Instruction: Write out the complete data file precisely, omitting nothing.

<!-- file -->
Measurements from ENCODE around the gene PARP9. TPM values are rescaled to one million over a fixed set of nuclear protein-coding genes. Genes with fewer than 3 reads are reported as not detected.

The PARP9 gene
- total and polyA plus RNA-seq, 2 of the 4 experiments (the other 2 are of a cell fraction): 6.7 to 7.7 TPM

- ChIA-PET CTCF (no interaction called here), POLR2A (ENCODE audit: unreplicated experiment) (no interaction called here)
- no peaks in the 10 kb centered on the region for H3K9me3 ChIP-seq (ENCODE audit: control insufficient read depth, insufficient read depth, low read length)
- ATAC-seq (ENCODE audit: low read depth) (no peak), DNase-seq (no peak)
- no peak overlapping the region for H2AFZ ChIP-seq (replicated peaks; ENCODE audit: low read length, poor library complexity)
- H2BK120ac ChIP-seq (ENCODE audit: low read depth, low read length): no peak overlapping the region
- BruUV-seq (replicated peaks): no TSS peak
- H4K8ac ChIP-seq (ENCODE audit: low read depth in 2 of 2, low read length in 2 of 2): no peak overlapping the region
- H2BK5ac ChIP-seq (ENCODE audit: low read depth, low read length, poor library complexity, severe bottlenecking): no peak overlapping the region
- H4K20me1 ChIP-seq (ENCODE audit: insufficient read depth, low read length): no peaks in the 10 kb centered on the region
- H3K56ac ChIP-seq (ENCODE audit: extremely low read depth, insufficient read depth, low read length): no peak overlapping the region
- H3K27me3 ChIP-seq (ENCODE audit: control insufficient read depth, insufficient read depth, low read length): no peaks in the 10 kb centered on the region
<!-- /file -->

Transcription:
Measurements from ENCODE around the gene PARP9. TPM values are rescaled to one million over a fixed set of nuclear protein-coding genes. Genes with fewer than 3 reads are reported as not detected.

The PARP9 gene
- total and polyA plus RNA-seq, 2 of the 4 experiments (the other 2 are of a cell fraction): 6.7 to 7.7 TPM

- ChIA-PET CTCF (no interaction called here), POLR2A (ENCODE audit: unreplicated experiment) (no interaction called here)
- no peaks in the 10 kb centered on the region for H3K9me3 ChIP-seq (ENCODE audit: control insufficient read depth, insufficient read depth, low read length)
- ATAC-seq (ENCODE audit: low read depth) (no peak), DNase-seq (no peak)
- no peak overlapping the region for H2AFZ ChIP-seq (replicated peaks; ENCODE audit: low read length, poor library complexity)
- H2BK120ac ChIP-seq (ENCODE audit: low read depth, low read length): no peak overlapping the region
- BruUV-seq (replicated peaks): no TSS peak
- H4K8ac ChIP-seq (ENCODE audit: low read depth in 2 of 2, low read length in 2 of 2): no peak overlapping the region
- H2BK5ac ChIP-seq (ENCODE audit: low read depth, low read length, poor library complexity, severe bottlenecking): no peak overlapping the region
- H4K20me1 ChIP-seq (ENCODE audit: insufficient read depth, low read length): no peaks in the 10 kb centered on the region
- H3K56ac ChIP-seq (ENCODE audit: extremely low read depth, insufficient read depth, low read length): no peak overlapping the region
- H3K27me3 ChIP-seq (ENCODE audit: control insufficient read depth, insufficient read depth, low read length): no peaks in the 10 kb centered on the region